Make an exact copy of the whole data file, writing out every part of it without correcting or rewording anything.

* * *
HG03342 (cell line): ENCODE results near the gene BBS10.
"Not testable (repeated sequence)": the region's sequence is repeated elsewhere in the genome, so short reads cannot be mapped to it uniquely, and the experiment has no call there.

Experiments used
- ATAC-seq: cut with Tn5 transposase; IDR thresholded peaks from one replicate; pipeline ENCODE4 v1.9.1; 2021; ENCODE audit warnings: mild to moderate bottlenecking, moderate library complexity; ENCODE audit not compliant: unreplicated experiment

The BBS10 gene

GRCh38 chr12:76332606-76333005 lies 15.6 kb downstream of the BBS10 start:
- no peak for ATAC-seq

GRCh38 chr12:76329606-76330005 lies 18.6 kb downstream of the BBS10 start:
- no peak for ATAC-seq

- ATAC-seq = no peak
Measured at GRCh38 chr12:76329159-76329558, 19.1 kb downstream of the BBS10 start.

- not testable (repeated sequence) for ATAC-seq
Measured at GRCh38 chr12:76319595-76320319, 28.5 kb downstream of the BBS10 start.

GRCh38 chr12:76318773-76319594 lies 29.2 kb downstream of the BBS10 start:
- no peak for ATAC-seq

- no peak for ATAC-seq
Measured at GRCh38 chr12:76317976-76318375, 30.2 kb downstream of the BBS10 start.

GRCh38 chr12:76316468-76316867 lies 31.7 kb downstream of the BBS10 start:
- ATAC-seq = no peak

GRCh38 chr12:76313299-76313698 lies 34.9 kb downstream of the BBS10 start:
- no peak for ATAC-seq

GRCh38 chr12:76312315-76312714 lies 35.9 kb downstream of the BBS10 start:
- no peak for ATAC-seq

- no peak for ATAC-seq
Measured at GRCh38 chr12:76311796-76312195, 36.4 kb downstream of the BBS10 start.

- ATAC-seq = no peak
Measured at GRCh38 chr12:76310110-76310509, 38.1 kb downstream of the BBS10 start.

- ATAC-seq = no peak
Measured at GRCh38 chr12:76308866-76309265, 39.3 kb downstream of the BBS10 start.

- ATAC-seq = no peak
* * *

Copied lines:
HG03342 (cell line): ENCODE results near the gene BBS10.
"Not testable (repeated sequence)": the region's sequence is repeated elsewhere in the genome, so short reads cannot be mapped to it uniquely, and the experiment has no call there.

Experiments used
- ATAC-seq: cut with Tn5 transposase; IDR thresholded peaks from one replicate; pipeline ENCODE4 v1.9.1; 2021; ENCODE audit warnings: mild to moderate bottlenecking, moderate library complexity; ENCODE audit not compliant: unreplicated experiment

The BBS10 gene

GRCh38 chr12:76332606-76333005 lies 15.6 kb downstream of the BBS10 start:
- no peak for ATAC-seq

GRCh38 chr12:76329606-76330005 lies 18.6 kb downstream of the BBS10 start:
- no peak for ATAC-seq

- ATAC-seq = no peak
Measured at GRCh38 chr12:76329159-76329558, 19.1 kb downstream of the BBS10 start.

- not testable (repeated sequence) for ATAC-seq
Measured at GRCh38 chr12:76319595-76320319, 28.5 kb downstream of the BBS10 start.

GRCh38 chr12:76318773-76319594 lies 29.2 kb downstream of the BBS10 start:
- no peak for ATAC-seq

- no peak for ATAC-seq
Measured at GRCh38 chr12:76317976-76318375, 30.2 kb downstream of the BBS10 start.

GRCh38 chr12:76316468-76316867 lies 31.7 kb downstream of the BBS10 start:
- ATAC-seq = no peak

GRCh38 chr12:76313299-76313698 lies 34.9 kb downstream of the BBS10 start:
- no peak for ATAC-seq

GRCh38 chr12:76312315-76312714 lies 35.9 kb downstream of the BBS10 start:
- no peak for ATAC-seq

- no peak for ATAC-seq
Measured at GRCh38 chr12:76311796-76312195, 36.4 kb downstream of the BBS10 start.

- ATAC-seq = no peak
Measured at GRCh38 chr12:76310110-76310509, 38.1 kb downstream of the BBS10 start.

- ATAC-seq = no peak
Measured at GRCh38 chr12:76308866-76309265, 39.3 kb downstream of the BBS10 start.

- ATAC-seq = no peak